I am an Indian, but have never seen a body being cremated…its just too much for me to bear and see. For that matter, we do burials, but I have never seen any burial too. God grant me enough courage to face all this.

    By, the way how was Diwali for you in Delhi? Too much noise/pollution or fun 🙂

  2. Dirgha Raj Prasai

    Dear editor,
    Thanks. You have released this very good news about Hindus & Buddhists temples, Gumbas and life styles.The Lord Pashupathinath, Shoyambhunath, Lumbini, Barahachetra, Gosaikunda, Muktinath, Ridi, Janakidham, Devghat of Nepal, Kailash Mansharobar of Tibet (well accessed for Nepalese and Hindus), and Tirupati, Rameshroram, Jagannath, Badrinath, Amarnath of India are the symbolic shrines of Hinduism & Buddhism. The people of Nepal and India always have cordial relations due to the cultural and religious resemblance. They should know that if instability persists in Nepal, it could be a bastion of terrorism posing a threat to the whole world. When present India(present Hindustan) was not in existence, there were more than 25 nations, 250 years ago, the great King Prithvi Narayan Shah expressed –”Nepal is true Hindustan”
    Dear editor,
    I am very impressed about your interest on Nepalese culture,temples and God and Goddess. So, I am sending the research about Hindus Shrine Pashupatinath.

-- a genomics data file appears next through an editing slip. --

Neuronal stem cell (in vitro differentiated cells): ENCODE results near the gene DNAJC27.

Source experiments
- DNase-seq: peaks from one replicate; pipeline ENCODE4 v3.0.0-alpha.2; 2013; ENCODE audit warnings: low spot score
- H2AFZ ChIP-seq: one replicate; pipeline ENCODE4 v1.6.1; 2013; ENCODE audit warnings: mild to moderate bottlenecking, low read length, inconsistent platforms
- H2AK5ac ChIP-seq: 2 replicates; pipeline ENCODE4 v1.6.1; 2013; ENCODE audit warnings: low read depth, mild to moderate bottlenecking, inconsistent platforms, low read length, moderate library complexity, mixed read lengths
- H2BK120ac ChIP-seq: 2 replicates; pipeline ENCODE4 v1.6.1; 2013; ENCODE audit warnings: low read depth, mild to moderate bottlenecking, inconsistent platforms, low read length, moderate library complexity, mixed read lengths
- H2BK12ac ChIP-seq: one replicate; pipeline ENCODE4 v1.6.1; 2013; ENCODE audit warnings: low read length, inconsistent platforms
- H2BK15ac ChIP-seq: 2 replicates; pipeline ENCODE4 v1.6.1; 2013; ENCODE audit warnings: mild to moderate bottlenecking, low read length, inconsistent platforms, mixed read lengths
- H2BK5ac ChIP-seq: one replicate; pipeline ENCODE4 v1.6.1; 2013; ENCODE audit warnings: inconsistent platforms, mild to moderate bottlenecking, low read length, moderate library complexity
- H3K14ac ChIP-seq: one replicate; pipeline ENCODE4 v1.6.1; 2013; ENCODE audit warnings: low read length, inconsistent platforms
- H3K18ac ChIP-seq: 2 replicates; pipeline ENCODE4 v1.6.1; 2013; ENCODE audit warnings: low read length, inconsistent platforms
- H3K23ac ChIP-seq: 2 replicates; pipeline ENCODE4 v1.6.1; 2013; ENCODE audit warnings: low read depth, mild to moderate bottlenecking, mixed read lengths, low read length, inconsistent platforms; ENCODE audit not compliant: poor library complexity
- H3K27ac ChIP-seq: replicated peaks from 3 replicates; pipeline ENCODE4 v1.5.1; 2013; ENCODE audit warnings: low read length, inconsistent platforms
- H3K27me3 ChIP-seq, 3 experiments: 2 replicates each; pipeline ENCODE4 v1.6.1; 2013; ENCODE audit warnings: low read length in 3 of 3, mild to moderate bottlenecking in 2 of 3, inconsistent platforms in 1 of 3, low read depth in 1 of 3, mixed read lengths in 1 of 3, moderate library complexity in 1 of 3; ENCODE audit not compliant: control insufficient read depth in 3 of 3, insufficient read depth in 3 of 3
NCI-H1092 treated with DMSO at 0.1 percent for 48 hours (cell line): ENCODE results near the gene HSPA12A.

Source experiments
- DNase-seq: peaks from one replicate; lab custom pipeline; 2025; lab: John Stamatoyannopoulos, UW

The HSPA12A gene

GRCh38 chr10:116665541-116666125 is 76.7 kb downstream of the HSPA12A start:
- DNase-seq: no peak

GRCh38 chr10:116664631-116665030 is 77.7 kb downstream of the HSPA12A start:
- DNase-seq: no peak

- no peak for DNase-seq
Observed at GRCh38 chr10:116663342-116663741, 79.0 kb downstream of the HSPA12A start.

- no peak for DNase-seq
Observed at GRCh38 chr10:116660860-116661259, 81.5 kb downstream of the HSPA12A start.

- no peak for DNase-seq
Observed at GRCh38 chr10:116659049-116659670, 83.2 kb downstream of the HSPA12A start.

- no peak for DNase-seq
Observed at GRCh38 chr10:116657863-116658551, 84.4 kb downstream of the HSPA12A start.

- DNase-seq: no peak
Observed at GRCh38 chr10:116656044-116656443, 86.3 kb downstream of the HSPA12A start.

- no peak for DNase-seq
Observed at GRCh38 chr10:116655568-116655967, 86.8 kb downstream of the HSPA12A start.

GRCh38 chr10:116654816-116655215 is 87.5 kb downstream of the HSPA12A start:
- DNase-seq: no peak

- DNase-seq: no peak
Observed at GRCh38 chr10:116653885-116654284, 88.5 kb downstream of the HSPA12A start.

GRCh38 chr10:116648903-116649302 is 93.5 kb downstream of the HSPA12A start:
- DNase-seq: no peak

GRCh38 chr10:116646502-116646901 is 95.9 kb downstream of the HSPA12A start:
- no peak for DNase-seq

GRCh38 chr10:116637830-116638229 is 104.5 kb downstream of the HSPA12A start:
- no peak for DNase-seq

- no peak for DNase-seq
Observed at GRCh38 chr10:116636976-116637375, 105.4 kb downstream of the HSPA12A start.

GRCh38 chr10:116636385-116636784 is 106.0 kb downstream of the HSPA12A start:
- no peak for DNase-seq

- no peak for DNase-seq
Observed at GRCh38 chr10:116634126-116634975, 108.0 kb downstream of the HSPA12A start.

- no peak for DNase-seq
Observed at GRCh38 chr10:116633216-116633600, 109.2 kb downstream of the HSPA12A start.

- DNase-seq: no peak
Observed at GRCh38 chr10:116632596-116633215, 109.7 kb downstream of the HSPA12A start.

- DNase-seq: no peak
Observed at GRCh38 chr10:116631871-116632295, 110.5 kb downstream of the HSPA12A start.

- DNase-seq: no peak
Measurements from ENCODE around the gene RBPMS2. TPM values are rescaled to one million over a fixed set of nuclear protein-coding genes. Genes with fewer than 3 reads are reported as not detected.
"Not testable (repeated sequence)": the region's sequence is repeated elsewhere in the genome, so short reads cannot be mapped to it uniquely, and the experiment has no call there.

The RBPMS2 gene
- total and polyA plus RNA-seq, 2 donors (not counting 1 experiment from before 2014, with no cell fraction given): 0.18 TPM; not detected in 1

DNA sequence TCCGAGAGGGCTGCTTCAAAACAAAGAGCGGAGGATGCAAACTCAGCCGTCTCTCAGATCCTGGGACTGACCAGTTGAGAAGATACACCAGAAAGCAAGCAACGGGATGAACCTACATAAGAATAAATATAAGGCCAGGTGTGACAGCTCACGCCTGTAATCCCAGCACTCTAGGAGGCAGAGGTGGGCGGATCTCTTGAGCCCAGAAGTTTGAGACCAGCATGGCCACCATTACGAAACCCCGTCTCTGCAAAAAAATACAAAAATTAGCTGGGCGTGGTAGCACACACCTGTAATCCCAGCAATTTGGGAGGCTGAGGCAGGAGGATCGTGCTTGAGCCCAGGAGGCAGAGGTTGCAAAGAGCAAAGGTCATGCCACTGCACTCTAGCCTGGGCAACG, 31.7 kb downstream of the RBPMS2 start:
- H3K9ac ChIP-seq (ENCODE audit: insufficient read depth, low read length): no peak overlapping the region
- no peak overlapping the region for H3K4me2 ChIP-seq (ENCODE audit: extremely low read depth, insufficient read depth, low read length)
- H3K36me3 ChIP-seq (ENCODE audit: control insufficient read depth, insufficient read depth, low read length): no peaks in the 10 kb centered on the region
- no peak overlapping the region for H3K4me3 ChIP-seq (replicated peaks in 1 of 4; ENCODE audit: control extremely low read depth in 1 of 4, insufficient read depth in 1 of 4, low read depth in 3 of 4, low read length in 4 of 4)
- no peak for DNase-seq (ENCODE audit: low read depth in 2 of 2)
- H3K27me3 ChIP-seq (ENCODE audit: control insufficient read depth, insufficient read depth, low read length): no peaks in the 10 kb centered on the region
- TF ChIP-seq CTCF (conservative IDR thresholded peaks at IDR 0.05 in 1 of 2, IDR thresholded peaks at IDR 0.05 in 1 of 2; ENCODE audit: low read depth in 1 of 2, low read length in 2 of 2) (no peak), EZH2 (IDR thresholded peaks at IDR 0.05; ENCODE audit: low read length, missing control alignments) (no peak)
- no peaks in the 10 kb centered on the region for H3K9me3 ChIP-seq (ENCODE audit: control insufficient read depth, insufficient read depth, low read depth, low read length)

Pashupatinath
    The Lord Pashupathinath, Shoyambhunath,Lumbini, Barahachetra, Gosaikunda, Muktinath, Ridi, Janakidham, Devghat of Nepal, Kailash Mansharobar of Tibet (well accessed for Hindus and Buddhas), and Tirupati, Rameshroram, Jagannath, Badrinath, Amarnath of India are the symbolic shrines of Hinduism & Buddhism. Hindu philosophy and its culture and tradition are the founder of world civilization. Hindu shrine Pashupatinath (Shiva) is the Lord of all Hindus. The Lord Pashupatinath Temple sits on a sacred river on the edge of Bagmati, Kathmandu Nepal. The complex rises up from the bank amid a mass of pagoda-style buildings. The temple moves to ancient rhythms. And one of its many traditions has been to recruit its priests from Brahmins from far-away south India. But, for the first time, the south Indians have been replaced by local, Nepali priests. It used to be that the temple authorities would appoint its priests in conjunction with the king- and he was always happy to maintain the link with south India. The fiercely secular communists would have few qualms about dispensing with the services of the south Indian Brahmins.